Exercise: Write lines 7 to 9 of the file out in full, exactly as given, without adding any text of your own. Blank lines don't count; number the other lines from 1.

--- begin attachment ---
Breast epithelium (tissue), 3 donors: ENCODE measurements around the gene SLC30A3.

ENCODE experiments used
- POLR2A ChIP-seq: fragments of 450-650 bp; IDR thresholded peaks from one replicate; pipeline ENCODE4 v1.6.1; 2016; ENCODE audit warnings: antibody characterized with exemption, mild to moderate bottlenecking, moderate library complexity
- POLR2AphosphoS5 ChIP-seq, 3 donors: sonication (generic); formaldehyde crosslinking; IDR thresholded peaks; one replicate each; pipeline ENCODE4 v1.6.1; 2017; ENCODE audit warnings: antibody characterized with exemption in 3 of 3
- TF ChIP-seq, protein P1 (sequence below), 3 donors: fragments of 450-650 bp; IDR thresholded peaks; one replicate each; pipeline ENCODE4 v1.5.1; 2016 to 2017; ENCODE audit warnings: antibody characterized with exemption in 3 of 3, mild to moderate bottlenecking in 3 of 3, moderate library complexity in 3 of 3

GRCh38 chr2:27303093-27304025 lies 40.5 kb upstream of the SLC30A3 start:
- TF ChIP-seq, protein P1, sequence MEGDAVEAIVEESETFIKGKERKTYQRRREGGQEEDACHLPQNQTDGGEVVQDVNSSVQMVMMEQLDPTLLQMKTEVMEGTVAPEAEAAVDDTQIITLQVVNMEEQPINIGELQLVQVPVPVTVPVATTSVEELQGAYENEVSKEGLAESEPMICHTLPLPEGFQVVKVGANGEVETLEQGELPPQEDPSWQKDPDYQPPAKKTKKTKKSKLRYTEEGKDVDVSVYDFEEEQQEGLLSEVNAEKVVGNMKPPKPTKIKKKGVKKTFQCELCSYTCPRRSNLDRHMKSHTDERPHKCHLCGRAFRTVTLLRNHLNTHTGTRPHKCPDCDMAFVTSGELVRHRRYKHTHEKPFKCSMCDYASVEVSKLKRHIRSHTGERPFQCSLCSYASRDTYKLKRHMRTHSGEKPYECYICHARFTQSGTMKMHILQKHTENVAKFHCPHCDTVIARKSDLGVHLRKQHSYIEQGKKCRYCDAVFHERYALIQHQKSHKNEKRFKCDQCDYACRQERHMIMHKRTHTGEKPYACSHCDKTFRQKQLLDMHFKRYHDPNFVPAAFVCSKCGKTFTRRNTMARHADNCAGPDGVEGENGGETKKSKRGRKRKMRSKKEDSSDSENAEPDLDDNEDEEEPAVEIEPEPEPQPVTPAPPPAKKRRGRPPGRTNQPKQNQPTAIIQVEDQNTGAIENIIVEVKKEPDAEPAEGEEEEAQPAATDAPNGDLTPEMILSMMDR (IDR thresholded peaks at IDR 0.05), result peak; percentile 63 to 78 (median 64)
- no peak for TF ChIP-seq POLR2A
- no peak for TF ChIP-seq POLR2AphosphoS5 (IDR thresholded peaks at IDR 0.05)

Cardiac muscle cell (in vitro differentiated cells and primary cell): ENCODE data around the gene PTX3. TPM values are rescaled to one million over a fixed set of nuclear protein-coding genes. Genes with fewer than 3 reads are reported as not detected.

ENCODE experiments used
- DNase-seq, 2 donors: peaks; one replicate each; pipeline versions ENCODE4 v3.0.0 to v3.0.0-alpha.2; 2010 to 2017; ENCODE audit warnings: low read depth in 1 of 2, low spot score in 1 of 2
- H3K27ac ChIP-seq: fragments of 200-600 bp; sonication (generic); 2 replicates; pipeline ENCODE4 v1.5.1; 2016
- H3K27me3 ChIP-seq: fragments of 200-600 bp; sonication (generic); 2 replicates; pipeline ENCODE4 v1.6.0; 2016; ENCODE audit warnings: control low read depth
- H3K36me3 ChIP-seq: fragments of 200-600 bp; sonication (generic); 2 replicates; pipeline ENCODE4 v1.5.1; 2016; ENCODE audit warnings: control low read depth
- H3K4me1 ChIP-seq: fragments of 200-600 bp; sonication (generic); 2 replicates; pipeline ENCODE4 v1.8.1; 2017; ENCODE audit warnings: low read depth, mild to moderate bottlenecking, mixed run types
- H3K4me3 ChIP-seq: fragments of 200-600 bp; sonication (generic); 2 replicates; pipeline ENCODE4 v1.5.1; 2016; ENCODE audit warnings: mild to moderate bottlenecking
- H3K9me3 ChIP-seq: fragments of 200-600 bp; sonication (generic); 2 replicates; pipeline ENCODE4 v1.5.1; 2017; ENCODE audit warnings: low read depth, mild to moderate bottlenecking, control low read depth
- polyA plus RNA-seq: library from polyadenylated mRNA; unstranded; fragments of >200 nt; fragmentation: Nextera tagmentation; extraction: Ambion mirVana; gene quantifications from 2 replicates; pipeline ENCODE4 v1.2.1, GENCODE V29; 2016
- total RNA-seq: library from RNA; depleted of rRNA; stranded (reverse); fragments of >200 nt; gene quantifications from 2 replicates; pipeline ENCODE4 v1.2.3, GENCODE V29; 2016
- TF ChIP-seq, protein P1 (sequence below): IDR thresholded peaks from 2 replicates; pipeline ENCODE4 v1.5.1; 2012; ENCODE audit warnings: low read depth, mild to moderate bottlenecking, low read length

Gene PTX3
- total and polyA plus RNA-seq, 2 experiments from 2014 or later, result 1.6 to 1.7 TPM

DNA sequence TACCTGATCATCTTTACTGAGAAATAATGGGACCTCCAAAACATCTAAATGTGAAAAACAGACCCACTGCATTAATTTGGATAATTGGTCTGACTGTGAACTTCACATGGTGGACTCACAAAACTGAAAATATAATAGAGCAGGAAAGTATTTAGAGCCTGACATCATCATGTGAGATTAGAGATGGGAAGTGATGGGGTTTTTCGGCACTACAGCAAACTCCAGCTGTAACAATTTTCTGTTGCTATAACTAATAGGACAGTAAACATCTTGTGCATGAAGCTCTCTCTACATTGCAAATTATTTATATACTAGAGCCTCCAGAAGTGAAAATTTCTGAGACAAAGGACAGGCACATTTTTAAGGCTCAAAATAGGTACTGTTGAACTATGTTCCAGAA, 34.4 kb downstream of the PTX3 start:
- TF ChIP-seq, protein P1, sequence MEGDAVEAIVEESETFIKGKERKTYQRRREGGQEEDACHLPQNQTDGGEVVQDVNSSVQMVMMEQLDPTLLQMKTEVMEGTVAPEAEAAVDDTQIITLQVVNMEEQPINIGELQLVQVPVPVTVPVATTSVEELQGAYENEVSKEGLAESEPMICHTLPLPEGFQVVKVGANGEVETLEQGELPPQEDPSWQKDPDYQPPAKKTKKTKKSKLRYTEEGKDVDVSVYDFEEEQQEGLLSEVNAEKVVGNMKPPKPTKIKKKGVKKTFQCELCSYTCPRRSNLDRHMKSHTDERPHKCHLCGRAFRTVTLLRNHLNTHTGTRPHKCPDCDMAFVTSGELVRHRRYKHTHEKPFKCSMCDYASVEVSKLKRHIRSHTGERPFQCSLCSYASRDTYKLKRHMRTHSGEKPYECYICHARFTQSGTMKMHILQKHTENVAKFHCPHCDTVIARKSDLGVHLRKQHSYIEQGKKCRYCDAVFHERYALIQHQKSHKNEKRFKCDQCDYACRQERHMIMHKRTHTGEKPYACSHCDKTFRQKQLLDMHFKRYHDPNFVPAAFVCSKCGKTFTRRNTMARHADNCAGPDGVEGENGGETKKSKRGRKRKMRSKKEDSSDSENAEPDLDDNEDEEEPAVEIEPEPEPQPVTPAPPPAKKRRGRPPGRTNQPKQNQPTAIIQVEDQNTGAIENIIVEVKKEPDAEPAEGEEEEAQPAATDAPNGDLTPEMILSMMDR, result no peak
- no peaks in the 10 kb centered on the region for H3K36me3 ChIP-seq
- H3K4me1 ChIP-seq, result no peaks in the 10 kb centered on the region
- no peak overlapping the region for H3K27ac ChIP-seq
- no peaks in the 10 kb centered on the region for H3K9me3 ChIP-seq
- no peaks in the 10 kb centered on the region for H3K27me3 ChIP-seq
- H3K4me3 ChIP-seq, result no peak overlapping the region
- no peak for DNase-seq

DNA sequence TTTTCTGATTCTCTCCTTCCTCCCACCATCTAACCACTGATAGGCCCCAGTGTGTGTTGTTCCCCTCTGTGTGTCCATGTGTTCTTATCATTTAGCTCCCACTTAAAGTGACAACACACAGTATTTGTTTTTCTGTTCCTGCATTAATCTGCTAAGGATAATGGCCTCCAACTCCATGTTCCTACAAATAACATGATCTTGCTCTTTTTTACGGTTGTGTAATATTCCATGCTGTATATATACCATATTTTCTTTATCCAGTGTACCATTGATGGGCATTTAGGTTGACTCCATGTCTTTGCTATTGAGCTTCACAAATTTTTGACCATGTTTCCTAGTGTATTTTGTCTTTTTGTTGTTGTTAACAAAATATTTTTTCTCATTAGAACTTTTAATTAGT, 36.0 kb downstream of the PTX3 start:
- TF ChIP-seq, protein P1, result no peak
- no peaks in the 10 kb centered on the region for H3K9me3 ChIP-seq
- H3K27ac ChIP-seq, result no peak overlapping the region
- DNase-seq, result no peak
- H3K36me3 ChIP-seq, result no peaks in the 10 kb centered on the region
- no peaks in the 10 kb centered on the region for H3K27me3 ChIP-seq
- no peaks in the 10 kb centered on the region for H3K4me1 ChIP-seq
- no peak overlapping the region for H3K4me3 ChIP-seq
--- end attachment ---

- TF ChIP-seq, protein P1, sequence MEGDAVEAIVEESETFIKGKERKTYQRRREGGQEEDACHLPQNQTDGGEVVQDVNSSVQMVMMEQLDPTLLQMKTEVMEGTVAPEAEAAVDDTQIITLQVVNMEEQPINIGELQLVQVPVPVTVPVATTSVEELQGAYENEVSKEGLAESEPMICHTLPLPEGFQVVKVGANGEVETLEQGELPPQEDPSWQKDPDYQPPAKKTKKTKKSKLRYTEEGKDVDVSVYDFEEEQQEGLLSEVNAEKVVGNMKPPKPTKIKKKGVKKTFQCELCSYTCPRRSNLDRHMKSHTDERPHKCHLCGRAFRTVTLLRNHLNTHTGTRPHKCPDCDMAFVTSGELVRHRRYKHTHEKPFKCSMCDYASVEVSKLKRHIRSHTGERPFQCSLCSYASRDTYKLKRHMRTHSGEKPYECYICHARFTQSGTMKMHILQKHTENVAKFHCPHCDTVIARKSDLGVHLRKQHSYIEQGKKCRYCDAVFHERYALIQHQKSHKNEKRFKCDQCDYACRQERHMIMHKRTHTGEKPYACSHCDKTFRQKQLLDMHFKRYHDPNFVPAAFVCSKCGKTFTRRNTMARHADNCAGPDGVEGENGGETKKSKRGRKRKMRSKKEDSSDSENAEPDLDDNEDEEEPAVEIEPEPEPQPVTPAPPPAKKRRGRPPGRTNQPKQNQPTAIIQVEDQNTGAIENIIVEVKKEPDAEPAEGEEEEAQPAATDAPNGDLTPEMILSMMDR (IDR thresholded peaks at IDR 0.05), result peak; percentile 63 to 78 (median 64)
- no peak for TF ChIP-seq POLR2A
- no peak for TF ChIP-seq POLR2AphosphoS5 (IDR thresholded peaks at IDR 0.05)